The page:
• Identify Function Area – Maintain an accurate asset inventory (Q1), and implement a network infrastructure engineered to support network cybersecurity (Q6)
  • Protect Function Area – Optimize boundary cybersecurity monitoring (Q20), enable PII security control implementation (Q34) and optimize cybersecurity for high value assets and data loss prevention solutions (Q35)
  • Detect Function Area – Maximize before and after traffic visibility for cyber tools to enable effective ongoing assessments and maximize cyber-related event detection (Q49)
  • Respond Function Area – Enable collection of forensics (Q52, Q54, Q55) and optimize use of WAF, IDS/IPS, SIEM, malware detection and data loss prevention tools in support of incident response (Q58)

With Gigamon, you see more of what’s happening within your network, so you can detect incidents or breaches in real time and respond much faster, improving your overall mean time to detect and mean time to identify.

How to Maintain FISMA, DCOI and FITARA Scores for Cloud Migrations

As you migrate operations to the cloud, you can lose the traffic visibility needed to maintain effective cybersecurity monitoring across cloud operations, which will lower many of your visibility-dependent CIO Metric scores.

And the Managed and Measurable or Optimized processes and solutions that you have implemented for asset management, network protection, ongoing assessment and incident response won’t automatically extend to cloud operations, lowering your FISMA IG Metric/FITARA scores and grades.

The Gigamon Visibility Fabric provides traffic visibility across IaaS cloud deployments, enabling agencies to extend the reach of existing cyber solutions and extend the reach of existing security operations center and network operations center processes to cloud operations, maintaining FISMA and FITARA scores as operations are migrated to the cloud.

This visibility is essential given the new standards for scoring DCOI with the new focus on cloud utilization.

We’re at a point where pervasive visibility across your entire network is critical to stay ahead of attacks — and to meet the FITARA, FISMA and DCOI requirements. And protecting government networks and information is, in turn, critical for fulfilling agencies’ missions to serve the public.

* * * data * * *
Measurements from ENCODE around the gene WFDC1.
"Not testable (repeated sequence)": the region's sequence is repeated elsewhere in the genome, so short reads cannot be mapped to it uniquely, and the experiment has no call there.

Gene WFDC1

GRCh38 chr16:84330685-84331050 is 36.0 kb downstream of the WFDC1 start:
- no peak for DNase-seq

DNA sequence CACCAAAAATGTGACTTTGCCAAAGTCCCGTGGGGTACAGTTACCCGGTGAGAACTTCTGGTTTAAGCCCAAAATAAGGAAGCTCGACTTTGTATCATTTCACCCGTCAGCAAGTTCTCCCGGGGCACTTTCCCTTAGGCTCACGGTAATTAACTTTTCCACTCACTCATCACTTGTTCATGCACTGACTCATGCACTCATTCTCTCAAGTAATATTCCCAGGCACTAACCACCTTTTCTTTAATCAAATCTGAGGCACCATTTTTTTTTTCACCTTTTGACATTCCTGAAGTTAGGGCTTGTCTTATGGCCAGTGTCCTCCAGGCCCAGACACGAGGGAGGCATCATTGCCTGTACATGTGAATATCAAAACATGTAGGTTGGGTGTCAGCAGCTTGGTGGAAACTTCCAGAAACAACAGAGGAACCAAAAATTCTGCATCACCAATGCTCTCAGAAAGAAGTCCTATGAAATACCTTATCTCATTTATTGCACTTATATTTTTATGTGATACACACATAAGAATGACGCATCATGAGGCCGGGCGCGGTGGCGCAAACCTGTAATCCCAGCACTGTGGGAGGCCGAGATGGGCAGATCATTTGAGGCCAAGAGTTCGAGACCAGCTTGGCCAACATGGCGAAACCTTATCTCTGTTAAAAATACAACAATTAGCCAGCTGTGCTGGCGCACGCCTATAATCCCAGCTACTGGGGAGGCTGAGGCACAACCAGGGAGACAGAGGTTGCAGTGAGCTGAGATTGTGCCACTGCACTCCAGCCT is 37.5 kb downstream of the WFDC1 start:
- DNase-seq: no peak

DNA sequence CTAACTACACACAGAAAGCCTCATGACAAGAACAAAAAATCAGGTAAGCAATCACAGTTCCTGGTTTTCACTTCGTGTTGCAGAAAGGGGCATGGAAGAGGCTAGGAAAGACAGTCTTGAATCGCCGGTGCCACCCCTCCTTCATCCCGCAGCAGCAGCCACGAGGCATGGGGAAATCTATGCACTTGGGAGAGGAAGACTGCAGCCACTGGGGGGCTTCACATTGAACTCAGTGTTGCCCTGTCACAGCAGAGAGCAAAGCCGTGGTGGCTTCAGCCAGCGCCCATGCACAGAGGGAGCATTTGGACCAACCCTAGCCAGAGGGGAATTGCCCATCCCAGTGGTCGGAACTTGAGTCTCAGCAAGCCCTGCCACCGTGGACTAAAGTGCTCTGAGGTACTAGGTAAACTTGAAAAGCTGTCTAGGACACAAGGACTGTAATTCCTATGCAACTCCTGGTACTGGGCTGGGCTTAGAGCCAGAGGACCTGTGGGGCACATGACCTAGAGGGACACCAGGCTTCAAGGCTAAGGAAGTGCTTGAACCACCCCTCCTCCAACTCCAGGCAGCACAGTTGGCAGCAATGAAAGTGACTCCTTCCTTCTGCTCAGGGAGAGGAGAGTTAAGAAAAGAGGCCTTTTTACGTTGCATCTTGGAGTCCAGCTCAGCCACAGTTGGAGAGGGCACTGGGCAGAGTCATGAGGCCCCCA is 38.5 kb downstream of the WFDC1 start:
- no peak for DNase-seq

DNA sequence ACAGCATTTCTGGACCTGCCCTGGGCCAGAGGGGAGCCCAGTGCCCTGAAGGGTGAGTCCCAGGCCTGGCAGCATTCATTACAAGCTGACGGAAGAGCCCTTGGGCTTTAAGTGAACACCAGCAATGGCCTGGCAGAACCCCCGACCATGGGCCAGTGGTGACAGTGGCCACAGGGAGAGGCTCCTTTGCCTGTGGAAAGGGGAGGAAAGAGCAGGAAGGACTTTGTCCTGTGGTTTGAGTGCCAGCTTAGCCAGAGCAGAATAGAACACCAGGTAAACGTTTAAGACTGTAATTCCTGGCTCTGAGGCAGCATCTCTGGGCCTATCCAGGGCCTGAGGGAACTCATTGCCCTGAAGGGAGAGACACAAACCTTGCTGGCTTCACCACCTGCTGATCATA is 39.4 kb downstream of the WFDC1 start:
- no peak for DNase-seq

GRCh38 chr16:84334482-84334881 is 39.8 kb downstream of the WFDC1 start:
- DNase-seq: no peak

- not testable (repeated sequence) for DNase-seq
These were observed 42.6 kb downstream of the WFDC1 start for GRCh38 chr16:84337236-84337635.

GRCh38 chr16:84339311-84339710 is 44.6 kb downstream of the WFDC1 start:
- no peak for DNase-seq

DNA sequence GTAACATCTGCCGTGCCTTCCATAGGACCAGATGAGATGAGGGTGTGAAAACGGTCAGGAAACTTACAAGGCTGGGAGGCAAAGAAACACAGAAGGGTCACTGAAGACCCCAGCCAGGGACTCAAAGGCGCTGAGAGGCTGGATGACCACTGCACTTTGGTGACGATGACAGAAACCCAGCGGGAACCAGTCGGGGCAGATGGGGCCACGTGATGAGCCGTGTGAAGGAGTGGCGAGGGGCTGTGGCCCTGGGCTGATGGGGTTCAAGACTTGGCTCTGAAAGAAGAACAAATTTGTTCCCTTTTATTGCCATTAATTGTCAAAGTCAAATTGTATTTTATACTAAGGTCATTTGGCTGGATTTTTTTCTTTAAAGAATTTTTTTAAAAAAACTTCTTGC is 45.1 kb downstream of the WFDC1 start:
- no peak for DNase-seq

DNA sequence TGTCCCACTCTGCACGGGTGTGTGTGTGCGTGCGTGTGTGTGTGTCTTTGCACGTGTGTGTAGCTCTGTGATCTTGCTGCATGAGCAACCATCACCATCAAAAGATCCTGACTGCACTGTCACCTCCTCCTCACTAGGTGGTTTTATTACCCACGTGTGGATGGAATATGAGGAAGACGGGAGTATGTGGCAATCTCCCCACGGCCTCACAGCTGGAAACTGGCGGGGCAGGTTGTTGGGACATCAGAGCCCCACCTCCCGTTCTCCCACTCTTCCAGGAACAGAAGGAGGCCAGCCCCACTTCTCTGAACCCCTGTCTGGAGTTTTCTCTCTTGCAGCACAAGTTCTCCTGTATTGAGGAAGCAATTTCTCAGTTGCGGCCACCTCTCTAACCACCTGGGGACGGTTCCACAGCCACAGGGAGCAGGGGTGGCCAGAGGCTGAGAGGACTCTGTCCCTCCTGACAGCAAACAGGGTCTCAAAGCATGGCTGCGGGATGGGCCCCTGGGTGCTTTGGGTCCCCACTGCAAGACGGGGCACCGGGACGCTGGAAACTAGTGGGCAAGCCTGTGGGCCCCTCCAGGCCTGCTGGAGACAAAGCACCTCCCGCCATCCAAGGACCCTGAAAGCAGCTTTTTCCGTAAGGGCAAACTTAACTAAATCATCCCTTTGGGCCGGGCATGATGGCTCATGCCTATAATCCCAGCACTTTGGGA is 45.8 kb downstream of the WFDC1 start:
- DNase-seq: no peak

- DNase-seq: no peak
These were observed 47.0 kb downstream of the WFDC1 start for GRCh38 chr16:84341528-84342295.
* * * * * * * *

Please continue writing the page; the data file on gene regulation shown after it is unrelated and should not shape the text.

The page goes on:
To find out how the Gigamon Visibility Fabric can help you improve security and reduce costs in your agency, visit our Federal home page.

Citations

  1. U.S. Department of Homeland Security. “Continuous Diagnostics and Mitigation (CDM).” CISA. Accessed July 24, 2019. https://www.dhs.gov/cisa/cdm.
  2. U.S. Department of Homeland Security. “Agency Priority Goal Action Plan: Strengthen Federal Cybersecurity.” Performance.gov. June 2019. Accessed July 5, 2019. https://www.performance.gov/homeland_security/FY2019_June_DHS_Strengthen_Federal_Cybersecurity.pdf.
  3. United States Senate Permanent Subcommittee on Investigations, Committee on Homeland Security and Governmental Affairs. “Federal Cybersecurity: America’s Data at Risk.” United States Senate. Accessed July 5, 2019. https://www.portman.senate.gov/sites/default/files/2019-06/2019.06.25-PSI%20Report%20Final%20UPDATE.pdf.
  4. United States House of Representatives, House Committee on Oversight and Reform. FITARA 8.0. House Committee on Oversight and Reform. July 1, 2019. Accessed July 5, 2019. https://oversight.house.gov/legislation/hearings/fitara-80.
  5. Kent, Suzette. “Update to Data Center Optimization Initiative (DCOI).” Office of the Federal Chief Information Officer. June 25, 2019. Accessed July 5, 2019. https://datacenters.cio.gov/policy/.
  6. Desai, Deepen. “SSL/TLS-based Malware Attacks.” Zscaler. August 2, 2017. Accessed April 25, 2019. https://www.zscaler.com/blogs/research/ssltls-based-malware-attacks.